Owning It, The Anxiety Podcast
Helping to relieve elderly anxiety
The ageing process isn’t easy and can bring about some huge life changes such as bereavement, moving house, being less active and coping with your changing body and mind. So it’s not surprising that over a quarter of older adults have reported symptoms of anxiety. This sense of fear and dread can manifest in different ways (itching skin, insomnia, wanting to constantly be in touch with you, scared to go out alone) and it can be crippling and constant.
This is scary for the older person going through it, but also stressful and worrying for you – their child, friend or care giver. The first step towards helping them is understanding more of what they’re going through.
We’ve been following Caroline Foran’s Owning It, The Anxiety Podcast for a while and thought it would be helpful to share it with you. In these episodes, Caroline talks away in her relaxing Irish lilt, opening up about her experience of crippling anxiety and speaks with others who have been through similar scenarios, or supported people through it. Whilst it’s not specifically elderly-focused, Caroline’s interviews help to explain anxiety. She covers coping strategies, anti-anxiety medication, anxiety about being sick and more.
The episode we especially like is Owning It: How To Support Someone With Anxiety. Caroline sits down with her husband to talk about what to do (and not do!) and what’s it like for the other person. Here’s what we learnt from it:
Allow them to experience anxiety.
When supporting someone with anxiety, we can sometimes try and encourage them to get over it. Whilst this comes from a place of love, it’s easier said than done. Instead, be supportive. Show you understand they are having these feelings and help them rationalise it so that they can see the thoughts are negative. Their anxiety may be a part of them, and you normalising the situation can help.
Help them understand what they’re going through.
Especially with older people, there can be a stigma around mental health and they could be feeling ashamed of their anxiety. Have a chat and identify how the anxiety is showing itself. Are there coping mechanisms you can develop together? For example, outings where you increase the time you’re outside each week? Or writing down what has caused certain feelings to emerge to see if there’s a pattern.
Tell them they’re not a burden.
Check in with them, and reassure them you’re there. Could a call at the same time each day help to create structure and give them support so they feel like they’re not alone. This could be shared between care givers so it’s not all on you.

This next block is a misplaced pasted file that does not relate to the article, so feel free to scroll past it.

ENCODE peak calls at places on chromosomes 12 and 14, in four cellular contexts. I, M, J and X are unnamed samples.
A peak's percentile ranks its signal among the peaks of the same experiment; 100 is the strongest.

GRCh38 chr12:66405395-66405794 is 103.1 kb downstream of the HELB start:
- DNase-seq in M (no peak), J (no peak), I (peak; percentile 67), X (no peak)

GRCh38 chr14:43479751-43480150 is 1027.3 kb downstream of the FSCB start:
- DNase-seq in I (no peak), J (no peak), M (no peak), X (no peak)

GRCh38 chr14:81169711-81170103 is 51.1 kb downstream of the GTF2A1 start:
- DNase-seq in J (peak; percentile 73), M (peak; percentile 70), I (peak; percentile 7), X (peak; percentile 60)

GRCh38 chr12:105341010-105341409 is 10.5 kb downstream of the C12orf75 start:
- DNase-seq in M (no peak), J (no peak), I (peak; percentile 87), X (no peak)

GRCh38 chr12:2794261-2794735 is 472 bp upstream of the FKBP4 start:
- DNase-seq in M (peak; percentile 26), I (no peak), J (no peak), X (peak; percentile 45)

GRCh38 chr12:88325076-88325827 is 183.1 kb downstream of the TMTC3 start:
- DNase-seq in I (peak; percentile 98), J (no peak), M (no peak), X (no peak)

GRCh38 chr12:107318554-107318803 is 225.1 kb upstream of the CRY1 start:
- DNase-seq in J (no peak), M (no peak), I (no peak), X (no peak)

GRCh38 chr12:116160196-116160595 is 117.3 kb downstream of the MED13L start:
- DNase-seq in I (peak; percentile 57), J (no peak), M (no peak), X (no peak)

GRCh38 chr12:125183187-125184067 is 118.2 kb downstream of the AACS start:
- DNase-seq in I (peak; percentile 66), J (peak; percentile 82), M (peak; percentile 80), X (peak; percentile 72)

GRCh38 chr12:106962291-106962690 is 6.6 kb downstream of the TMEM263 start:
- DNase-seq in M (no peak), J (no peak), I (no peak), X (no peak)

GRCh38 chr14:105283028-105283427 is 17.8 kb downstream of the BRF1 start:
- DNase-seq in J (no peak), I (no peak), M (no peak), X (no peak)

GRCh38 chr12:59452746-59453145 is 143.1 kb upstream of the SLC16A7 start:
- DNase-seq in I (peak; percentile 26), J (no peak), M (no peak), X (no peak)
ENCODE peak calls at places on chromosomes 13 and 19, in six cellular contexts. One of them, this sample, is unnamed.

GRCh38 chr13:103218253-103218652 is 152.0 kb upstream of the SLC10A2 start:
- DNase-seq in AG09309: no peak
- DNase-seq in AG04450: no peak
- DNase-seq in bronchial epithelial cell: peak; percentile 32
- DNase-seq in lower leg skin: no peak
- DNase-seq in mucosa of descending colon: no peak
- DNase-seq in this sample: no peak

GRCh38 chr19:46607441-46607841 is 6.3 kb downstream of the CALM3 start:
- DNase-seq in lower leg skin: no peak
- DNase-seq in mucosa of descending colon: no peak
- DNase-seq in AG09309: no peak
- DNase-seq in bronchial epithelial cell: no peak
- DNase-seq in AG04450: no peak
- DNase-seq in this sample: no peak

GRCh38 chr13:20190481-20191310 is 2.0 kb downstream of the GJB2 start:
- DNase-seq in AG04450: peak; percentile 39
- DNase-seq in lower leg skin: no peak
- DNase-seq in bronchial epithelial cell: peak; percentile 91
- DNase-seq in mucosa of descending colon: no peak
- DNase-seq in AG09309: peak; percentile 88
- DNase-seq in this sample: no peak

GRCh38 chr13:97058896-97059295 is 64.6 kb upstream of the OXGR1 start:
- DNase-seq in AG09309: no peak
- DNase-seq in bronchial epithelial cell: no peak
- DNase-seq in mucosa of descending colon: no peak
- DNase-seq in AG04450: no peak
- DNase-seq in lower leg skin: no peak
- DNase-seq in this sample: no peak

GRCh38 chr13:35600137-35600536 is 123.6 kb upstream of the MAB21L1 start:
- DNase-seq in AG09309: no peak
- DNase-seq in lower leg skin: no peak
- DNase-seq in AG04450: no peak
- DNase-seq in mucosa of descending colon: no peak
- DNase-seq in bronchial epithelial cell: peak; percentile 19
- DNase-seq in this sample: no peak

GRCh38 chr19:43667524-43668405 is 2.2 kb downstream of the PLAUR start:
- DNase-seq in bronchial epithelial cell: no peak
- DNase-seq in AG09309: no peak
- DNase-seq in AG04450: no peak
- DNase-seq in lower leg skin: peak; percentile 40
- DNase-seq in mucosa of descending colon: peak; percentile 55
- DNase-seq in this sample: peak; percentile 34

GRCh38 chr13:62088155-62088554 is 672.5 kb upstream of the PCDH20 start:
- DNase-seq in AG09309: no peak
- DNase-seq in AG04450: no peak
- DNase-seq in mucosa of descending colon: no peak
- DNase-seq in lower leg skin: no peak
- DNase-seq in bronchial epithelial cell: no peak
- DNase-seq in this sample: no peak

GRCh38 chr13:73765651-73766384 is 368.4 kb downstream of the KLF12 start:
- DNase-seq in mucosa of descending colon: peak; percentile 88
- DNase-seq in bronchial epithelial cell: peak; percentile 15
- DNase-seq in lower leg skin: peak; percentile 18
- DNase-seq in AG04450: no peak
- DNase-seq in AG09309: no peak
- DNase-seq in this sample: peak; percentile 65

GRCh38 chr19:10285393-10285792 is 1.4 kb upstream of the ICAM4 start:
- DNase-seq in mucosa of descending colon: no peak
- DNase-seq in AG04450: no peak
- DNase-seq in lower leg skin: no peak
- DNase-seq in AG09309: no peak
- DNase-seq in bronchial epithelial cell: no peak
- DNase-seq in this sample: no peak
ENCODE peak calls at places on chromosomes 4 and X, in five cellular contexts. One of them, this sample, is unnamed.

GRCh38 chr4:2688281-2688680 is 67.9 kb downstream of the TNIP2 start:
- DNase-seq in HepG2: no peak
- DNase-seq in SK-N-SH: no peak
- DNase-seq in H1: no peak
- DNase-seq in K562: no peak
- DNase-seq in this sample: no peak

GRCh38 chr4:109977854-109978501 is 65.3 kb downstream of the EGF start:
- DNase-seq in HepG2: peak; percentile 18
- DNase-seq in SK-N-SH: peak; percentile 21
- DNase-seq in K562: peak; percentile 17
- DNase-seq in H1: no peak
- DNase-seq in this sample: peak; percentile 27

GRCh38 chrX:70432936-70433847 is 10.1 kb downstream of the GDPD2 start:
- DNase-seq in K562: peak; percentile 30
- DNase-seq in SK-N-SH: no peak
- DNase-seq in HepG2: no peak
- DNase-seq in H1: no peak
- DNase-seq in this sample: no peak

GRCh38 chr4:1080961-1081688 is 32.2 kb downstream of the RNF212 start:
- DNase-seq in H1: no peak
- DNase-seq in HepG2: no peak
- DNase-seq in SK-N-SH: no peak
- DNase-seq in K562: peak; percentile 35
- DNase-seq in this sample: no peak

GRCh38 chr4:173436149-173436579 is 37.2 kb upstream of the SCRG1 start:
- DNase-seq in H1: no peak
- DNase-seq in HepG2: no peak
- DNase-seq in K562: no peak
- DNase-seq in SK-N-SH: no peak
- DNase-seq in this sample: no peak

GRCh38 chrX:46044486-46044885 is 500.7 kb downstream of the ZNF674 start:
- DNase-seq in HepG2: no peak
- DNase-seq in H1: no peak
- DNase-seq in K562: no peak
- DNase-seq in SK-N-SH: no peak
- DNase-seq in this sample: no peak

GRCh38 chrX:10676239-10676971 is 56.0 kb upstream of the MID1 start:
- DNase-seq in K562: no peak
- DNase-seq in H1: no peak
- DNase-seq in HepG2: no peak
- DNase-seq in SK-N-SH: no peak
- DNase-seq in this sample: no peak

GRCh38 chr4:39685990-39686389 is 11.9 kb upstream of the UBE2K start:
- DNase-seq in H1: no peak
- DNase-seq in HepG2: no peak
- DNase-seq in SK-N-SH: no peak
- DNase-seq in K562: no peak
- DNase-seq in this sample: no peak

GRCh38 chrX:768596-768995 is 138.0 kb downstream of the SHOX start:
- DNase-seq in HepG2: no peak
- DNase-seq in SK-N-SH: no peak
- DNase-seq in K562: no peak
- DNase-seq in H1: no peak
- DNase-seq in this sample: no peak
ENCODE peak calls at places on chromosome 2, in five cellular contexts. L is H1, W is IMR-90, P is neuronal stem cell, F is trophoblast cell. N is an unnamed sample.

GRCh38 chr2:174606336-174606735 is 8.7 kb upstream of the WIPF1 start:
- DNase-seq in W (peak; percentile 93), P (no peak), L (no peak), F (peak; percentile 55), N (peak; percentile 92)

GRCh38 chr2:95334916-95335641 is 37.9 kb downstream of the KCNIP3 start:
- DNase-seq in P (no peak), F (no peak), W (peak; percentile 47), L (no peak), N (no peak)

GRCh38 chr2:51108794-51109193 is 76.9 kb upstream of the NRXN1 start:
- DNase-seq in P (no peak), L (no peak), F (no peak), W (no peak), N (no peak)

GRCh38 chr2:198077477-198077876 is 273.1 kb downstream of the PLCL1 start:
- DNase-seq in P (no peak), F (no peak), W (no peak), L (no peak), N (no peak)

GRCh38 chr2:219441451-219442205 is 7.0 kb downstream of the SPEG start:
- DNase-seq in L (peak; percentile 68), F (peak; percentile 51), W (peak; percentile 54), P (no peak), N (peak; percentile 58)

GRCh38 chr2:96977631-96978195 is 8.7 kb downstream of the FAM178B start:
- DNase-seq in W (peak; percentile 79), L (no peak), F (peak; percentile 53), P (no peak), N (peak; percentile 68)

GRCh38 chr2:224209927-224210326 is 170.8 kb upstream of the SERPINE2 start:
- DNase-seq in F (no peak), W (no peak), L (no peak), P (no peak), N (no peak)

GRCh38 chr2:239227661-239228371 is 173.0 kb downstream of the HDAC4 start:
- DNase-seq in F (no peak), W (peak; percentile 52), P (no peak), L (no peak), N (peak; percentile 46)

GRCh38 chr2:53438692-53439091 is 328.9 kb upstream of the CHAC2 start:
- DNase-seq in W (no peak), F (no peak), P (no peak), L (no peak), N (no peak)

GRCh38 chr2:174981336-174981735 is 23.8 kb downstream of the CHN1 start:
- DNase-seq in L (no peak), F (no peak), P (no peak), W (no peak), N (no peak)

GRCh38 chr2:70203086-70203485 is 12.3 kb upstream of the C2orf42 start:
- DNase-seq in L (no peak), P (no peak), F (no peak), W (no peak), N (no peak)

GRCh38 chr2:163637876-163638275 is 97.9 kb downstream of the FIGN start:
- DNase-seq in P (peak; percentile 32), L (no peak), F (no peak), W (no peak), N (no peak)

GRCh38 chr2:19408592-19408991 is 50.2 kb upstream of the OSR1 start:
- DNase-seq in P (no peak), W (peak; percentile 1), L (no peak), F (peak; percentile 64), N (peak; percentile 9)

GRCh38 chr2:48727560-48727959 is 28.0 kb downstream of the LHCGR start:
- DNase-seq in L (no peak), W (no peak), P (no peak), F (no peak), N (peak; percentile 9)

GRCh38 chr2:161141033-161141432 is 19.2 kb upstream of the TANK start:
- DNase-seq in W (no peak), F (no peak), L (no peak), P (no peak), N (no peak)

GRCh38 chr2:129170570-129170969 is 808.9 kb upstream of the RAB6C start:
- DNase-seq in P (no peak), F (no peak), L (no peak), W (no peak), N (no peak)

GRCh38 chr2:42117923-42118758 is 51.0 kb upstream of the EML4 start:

Try a general chat.
Not every conversation needs to be about their anxiety. Make them feel like the person you know, instead of the anxiety. This removes the pressure on them to try and feel normal, and hopefully leads to a nice conversation for the both of you! If their anxiety is all they have been able to talk about, this may encourage them to think beyond it.
Understand their medication.
Do they understand all the medication they’re taking and its side effects? This could be fuelling their anxiety, so take the time to go through it with them. This may involve a trip to the doctor to get a medical perspective and see if everything is still needed.
And if you want some more support as to how best care for someone with anxiety, we recommend you look at the Mind website.
Anxiety is such a huge topic so before we sign off, we wanted to look at why we experience it, and some other products and services that might be useful.
What is anxiety and why do we experience it?
Anxiety is our body’s natural response to stress or when we perceive that we are under threat (be that physical or emotional). The fight or flight reaction that evolved when we were hunter-gatherers is still there and this kicks in, releasing hormones including adrenaline and cortisol. They make us feel more alert and our heart beats faster. When our body deems the threat to have passed, another hormone is released which relaxes our muscles and can cause us to shake.
What are the best products to help with anxiety?
Anxiety can trigger insomnia. A relaxing sleep spray like this from Avon infused with lavender and camomile, can help you drift off. Just spray a few spritzes on the pillow.
As the name suggests, these are blankets or duvets which are filled with a material (e.g. plastic pellets) and weigh about 7kg. It’s believed that the deep pressure from this weight has a calming effect, similar to that of being hugged or swaddled. They also restrict movement so you’re less likely to disturb yourself during sleep. Starting at around £70, we recommend this one from Amazon.
Whilst we’re on the subject of podcasts, we couldn’t resist plugging this one too! Each episode is a short, guided meditation (ranging from three to 10 minutes) to help you feel calm and relaxed. If your elderly parent is happy to have noise in their room, this could help. Listen on Spotify or iTunes.
White noise machine
These aren’t just great for getting babies to sleep! White noise is a consistent sound containing every frequency that the human ear can hear, both high and low. This means it is a good tool for blocking out or masking particular noises that can be distracting when trying to sleep. Try this LectroFan White Noise machine.